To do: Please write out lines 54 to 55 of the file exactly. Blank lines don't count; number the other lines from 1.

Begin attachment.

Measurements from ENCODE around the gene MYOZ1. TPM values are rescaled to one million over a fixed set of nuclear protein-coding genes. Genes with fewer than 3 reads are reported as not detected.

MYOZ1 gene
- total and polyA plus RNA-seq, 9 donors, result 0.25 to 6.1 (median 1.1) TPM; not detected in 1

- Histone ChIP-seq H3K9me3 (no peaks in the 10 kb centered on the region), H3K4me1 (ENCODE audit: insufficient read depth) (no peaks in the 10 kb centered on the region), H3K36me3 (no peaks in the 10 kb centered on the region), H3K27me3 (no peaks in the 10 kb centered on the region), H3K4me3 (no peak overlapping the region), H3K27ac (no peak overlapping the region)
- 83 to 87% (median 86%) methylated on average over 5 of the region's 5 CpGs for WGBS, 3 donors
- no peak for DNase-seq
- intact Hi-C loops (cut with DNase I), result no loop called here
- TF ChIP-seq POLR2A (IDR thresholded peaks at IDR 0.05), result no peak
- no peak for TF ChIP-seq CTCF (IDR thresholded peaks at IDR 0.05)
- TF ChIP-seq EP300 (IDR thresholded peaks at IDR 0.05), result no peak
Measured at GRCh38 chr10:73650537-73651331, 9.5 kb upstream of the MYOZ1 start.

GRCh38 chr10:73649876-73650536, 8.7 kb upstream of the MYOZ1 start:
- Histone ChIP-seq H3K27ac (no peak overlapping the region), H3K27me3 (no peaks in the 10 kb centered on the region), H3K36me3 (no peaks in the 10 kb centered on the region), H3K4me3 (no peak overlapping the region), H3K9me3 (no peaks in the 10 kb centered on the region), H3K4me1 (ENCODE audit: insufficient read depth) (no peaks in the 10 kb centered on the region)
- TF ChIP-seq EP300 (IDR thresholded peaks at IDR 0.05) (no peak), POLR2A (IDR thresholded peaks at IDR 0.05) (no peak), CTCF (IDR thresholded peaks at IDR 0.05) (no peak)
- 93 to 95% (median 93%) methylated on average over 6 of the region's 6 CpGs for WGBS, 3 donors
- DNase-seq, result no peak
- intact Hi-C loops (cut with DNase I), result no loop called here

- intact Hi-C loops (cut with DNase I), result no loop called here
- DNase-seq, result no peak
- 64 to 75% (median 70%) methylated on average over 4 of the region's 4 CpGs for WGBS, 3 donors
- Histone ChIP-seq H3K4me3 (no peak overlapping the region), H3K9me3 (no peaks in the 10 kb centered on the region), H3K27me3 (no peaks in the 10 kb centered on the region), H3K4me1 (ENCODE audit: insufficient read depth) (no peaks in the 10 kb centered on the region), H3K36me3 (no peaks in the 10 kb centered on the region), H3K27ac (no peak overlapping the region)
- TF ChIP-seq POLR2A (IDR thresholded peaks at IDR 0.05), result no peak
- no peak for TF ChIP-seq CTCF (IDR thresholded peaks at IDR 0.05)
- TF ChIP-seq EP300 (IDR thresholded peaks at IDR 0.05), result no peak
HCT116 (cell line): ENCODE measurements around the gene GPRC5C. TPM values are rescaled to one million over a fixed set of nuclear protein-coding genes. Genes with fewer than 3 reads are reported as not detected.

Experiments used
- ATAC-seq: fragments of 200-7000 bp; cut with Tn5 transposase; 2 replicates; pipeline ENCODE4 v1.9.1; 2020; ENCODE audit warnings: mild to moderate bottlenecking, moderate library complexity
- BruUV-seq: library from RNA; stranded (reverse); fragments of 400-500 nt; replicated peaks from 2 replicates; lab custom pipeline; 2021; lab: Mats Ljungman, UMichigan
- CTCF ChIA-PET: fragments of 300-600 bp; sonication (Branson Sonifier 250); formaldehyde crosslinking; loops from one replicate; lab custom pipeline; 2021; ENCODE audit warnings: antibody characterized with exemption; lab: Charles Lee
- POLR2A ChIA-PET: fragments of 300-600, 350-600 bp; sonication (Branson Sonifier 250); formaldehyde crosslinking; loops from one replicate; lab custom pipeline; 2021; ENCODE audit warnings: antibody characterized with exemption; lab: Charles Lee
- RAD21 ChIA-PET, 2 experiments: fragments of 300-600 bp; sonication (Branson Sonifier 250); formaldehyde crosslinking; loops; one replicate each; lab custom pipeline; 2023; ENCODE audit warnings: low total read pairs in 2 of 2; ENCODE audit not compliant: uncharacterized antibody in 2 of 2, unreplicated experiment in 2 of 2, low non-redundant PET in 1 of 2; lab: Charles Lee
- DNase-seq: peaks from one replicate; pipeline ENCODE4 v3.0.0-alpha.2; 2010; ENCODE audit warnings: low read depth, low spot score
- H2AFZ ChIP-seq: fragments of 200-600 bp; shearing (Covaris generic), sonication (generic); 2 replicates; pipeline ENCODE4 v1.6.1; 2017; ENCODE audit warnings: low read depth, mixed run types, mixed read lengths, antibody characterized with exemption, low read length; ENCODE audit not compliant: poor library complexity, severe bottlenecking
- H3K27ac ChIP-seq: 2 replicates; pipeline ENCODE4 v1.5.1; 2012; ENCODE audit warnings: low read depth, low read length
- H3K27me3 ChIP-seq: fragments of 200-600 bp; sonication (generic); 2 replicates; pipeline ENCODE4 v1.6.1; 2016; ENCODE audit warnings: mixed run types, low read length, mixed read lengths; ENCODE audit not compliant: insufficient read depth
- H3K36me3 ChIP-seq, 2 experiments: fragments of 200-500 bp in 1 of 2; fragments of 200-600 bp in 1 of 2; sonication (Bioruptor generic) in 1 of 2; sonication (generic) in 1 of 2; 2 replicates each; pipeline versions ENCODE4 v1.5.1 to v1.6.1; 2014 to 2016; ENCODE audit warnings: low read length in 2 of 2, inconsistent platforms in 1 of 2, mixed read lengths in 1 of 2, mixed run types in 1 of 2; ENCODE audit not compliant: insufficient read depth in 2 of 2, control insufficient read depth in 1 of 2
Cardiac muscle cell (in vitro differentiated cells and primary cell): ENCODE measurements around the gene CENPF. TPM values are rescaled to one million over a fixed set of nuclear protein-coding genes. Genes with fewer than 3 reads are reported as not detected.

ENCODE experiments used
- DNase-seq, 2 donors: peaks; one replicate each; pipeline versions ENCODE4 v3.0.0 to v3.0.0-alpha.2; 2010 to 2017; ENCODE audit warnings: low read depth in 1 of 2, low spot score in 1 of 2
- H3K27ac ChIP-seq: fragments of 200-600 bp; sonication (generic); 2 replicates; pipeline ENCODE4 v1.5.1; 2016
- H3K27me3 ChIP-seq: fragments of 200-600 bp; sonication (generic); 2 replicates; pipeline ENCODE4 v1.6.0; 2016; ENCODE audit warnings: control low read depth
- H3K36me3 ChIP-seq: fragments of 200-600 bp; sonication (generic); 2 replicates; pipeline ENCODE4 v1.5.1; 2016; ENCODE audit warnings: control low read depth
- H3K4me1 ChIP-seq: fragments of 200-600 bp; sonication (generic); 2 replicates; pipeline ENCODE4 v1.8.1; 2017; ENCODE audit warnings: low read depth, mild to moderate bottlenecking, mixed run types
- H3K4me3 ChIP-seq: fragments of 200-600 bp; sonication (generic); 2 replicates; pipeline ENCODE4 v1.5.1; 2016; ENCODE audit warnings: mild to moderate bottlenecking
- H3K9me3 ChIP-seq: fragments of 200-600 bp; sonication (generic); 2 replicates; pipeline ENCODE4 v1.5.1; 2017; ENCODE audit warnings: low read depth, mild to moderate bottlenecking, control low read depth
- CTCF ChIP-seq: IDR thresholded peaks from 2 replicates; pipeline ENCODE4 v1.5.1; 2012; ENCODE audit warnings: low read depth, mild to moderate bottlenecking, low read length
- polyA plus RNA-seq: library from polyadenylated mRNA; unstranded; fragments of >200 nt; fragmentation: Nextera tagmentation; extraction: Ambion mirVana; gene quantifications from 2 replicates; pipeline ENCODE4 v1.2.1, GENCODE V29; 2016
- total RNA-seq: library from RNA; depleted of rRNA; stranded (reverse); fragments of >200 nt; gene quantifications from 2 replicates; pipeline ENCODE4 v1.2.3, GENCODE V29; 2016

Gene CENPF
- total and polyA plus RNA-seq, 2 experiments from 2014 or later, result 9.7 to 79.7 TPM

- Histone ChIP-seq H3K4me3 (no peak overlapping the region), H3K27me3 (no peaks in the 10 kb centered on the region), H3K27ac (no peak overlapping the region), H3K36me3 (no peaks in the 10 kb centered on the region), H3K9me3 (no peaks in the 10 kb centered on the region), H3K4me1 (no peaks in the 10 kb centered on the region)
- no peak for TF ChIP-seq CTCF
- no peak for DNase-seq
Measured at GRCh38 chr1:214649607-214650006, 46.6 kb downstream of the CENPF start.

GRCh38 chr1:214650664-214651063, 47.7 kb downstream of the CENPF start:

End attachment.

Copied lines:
Measured at GRCh38 chr1:214649607-214650006, 46.6 kb downstream of the CENPF start.

GRCh38 chr1:214650664-214651063, 47.7 kb downstream of the CENPF start: